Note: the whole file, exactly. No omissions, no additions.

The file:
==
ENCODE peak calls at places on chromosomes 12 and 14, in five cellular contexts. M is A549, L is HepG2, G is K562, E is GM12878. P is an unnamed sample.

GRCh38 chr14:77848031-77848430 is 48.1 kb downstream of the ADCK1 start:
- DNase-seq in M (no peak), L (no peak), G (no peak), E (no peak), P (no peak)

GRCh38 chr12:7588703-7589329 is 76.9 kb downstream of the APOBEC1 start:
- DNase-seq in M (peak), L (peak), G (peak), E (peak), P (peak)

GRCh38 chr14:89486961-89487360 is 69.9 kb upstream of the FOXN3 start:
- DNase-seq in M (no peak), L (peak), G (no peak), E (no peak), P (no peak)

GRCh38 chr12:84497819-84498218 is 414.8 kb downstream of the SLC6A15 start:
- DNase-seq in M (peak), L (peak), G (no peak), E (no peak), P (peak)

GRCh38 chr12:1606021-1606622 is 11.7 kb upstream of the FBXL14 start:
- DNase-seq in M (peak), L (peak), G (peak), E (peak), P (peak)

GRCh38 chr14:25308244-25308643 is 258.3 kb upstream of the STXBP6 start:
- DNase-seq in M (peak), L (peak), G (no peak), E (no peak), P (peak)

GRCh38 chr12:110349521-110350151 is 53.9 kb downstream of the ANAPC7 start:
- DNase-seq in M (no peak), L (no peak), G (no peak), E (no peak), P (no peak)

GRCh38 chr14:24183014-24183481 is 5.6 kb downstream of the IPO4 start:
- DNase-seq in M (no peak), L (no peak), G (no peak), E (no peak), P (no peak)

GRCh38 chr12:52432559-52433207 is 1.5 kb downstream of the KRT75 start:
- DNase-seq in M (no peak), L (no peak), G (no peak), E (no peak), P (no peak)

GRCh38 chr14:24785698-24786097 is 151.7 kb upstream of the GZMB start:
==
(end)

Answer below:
ENCODE peak calls at places on chromosomes 12 and 14, in five cellular contexts. M is A549, L is HepG2, G is K562, E is GM12878. P is an unnamed sample.

GRCh38 chr14:77848031-77848430 is 48.1 kb downstream of the ADCK1 start:
- DNase-seq in M (no peak), L (no peak), G (no peak), E (no peak), P (no peak)

GRCh38 chr12:7588703-7589329 is 76.9 kb downstream of the APOBEC1 start:
- DNase-seq in M (peak), L (peak), G (peak), E (peak), P (peak)

GRCh38 chr14:89486961-89487360 is 69.9 kb upstream of the FOXN3 start:
- DNase-seq in M (no peak), L (peak), G (no peak), E (no peak), P (no peak)

GRCh38 chr12:84497819-84498218 is 414.8 kb downstream of the SLC6A15 start:
- DNase-seq in M (peak), L (peak), G (no peak), E (no peak), P (peak)

GRCh38 chr12:1606021-1606622 is 11.7 kb upstream of the FBXL14 start:
- DNase-seq in M (peak), L (peak), G (peak), E (peak), P (peak)

GRCh38 chr14:25308244-25308643 is 258.3 kb upstream of the STXBP6 start:
- DNase-seq in M (peak), L (peak), G (no peak), E (no peak), P (peak)

GRCh38 chr12:110349521-110350151 is 53.9 kb downstream of the ANAPC7 start:
- DNase-seq in M (no peak), L (no peak), G (no peak), E (no peak), P (no peak)

GRCh38 chr14:24183014-24183481 is 5.6 kb downstream of the IPO4 start:
- DNase-seq in M (no peak), L (no peak), G (no peak), E (no peak), P (no peak)

GRCh38 chr12:52432559-52433207 is 1.5 kb downstream of the KRT75 start:
- DNase-seq in M (no peak), L (no peak), G (no peak), E (no peak), P (no peak)

GRCh38 chr14:24785698-24786097 is 151.7 kb upstream of the GZMB start: